This pacing in the MV also echoes a similar approach to the lyrics. Much as there is a lot of action here, so too do the lyrics speak of shouting, tangling, running, and breaking. But the actions the members sing of are not always breakneck: 

What’s this feeling you spread deep in my heart

Goose goose goose goose goosebumps

You seep into me the moment I flinch and move me

These deliberately slow actions of “spreading” and “seeping” appear at several points in the song, matched by longer shots in the MV. For instance, this last line is sung as Wyatt jumps from the precipice in slow-motion. The layers of visuals, lyrics, and music all blend together perfectly, as the underlying synth is still swirling rather than pulsing at this point. 

The contrasts between the fast and the slow feed into the lore that ONF have created regarding opposites. We can see these contrasts throughout the song and MV, such as in the lines quoted above, where the middle line comes fast like gunfire, while the other two are given more time. Two of the main dance outfit choices are all black and all white, similar to the styling in their “Ugly Dance” MV. There is also a lot of contrast in the lighting of the MV, with neons used throughout to stand out starkly against pitch black backdrops. And of course, there’s the brief move from colour to black and white. This too works to emphasise the lyrics, where they sing of oppositions such as dreams and reality, night and day, and differences temperature.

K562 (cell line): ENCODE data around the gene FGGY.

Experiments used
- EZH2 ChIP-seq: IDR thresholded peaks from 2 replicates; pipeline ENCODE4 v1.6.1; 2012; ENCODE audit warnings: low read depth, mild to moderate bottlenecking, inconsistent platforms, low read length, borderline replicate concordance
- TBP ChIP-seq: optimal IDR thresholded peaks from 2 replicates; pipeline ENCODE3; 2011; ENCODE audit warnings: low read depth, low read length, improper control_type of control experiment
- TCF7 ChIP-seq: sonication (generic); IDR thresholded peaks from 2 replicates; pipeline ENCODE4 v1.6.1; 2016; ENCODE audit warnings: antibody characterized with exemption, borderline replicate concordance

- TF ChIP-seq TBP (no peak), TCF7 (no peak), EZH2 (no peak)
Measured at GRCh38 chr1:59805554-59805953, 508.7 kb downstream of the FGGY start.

It digs in deeply, the cold air attacks me

Let’s get hotter, let’s just endure this much and go

Again, these contrasts do not overpower the song or the MV. Instead, they are utilised subtly to create a song that excites with its rhythms, and an MV that doesn’t let you know where it will go.

Ultimately, “Goosebumps” is an entertaining visual and auditory experience. But its greatest strength comes in its understanding of how to layer both of these experiences together, and create an MV that truly embodies the song it is presenting. This is not a series of gimmicks or glorified fashion shots, but concepts being thought out and played with. As a parting gift for their fans before enlistment, ONF have delivered a fun experience, a well-structured song, and a continuation of their lore that is intricate without being distracting. 

(YouTube [1]. Lyrics via Zaty Farhani. Images via WM Entertainment.)